The Rev. Francis Leo Duffy, 74, teacher, Mercy hospital chaplain

October 03, 2002|By Jacques Kelly | Jacques Kelly,SUN STAFF

The Rev. Francis Leo Duffy, a former Loyola High School teacher and Mercy Medical Center's senior chaplain for more than two decades, died Sunday of cancer at the downtown Baltimore hospital. He was 74.

Father Duffy was a well-known figure in downtown Baltimore and on his daily strolls, he greeted friends and strangers alike with a smile, often pausing to engage in extended conversations. But he was equally a presence at Mercy Medical Center.

"He came to us and asked if he could stay for three months, and he stayed for 23 years," said Sister Mary Thomas Zinkand, Mercy's president emeritus. "His homilies were excellent, even when he spoke too long. The patients just loved him."

Born in Baltimore and raised on Cecil Avenue, he was a graduate of St. Ann Parochial School and Loyola High School, where he won academic medals as a student and taught English in the 1960s.

Joining the Jesuit Order in 1945, he was ordained a priest in 1958 after earning degrees at Fordham University, St. Louis University and Woodstock College.

He also taught at Gonzaga High School in Washington and Scranton Preparatory School and at the University of Scranton in Pennsylvania.

"For those who knew Father Duffy, no words are necessary," said the Rev. Bernard A. Suppe, a fellow Mercy chaplain and Jesuit. "For those who did not really know him, no words would ever be adequate to envelope such a rich personality. He loved life with his overflowing, ebullient ways."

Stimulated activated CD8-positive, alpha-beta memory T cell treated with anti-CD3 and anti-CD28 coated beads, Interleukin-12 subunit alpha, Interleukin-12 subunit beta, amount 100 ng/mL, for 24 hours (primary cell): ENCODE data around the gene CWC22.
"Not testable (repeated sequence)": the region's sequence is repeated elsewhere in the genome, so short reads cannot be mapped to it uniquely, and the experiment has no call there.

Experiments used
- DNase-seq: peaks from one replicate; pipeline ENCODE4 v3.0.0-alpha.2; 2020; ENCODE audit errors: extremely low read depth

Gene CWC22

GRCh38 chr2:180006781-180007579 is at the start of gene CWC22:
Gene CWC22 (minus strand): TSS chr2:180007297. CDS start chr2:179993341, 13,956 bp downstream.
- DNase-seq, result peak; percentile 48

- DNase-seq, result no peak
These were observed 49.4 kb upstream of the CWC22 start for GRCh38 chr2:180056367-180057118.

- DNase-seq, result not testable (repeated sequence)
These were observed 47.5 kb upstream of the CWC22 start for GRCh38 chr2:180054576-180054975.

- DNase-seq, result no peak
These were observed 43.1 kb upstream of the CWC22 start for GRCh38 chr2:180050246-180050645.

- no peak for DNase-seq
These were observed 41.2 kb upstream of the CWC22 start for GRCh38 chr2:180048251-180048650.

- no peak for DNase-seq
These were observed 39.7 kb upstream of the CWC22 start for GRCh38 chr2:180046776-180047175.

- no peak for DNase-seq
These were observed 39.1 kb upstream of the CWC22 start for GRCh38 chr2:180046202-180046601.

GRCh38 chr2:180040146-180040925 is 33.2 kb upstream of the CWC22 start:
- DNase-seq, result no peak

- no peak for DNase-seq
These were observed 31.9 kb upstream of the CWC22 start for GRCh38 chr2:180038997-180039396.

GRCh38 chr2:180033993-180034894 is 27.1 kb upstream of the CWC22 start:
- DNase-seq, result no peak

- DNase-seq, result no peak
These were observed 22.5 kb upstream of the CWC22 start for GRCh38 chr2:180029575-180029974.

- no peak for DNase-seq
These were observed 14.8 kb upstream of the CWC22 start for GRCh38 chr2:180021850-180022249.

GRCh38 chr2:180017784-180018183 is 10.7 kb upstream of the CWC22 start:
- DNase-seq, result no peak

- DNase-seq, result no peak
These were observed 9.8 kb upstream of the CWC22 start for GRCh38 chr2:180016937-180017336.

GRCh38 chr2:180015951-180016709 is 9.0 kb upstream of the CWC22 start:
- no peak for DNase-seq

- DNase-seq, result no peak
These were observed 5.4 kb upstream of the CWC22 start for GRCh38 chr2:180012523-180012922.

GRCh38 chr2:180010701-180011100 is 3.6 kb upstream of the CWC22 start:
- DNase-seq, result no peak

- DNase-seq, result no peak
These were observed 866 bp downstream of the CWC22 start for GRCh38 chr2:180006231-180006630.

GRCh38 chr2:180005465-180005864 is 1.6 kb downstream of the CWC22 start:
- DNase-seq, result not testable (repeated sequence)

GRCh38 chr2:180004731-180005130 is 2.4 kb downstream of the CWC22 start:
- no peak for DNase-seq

"He was a leprechaun, not a banshee," Father Suppe said. "He could get on your nerves, but he was a very forgiving person. There was no emotional hangover with him, no retribution."

Friends recalled that he was proud of his Irish heritage and enjoyed his role as Ladies Ancient Order of Hibernians' state chaplain.

For many years, he walked or rode in the St. Patrick's Day parade or sat on the reviewing stand.

"His sermons were always on the mark," said Sally Murphy of Rodgers Forge, a past national president of the Ladies Hibernian. "He had a brilliant mind and high ideals, which he tried to convey for the daily life of every person."

Colleagues recalled Father Duffy's love of Baltimore and his habit of slipping away for a walk -- or of popping around hospital corridors, unexpectedly, day or night.

"He was a great bus rider -- thank heavens he never drove," Father Suppe said. "Half the people in Baltimore would have been run over."

Friends said he also saluted people on the street -- and could recall an earlier conversation.

"He was so down-to-earth," said Marc Baladi, a cabdriver who drove him to appointments. "He had the humility a priest should have. He would always remember me -- he had such a good memory. He didn't boast about anything."

A Mass of Christian burial will be offered at 10 a.m. today at St. Ignatius Roman Catholic Church, Calvert and Madison streets.

Father Duffy is survived by nephews and nieces.

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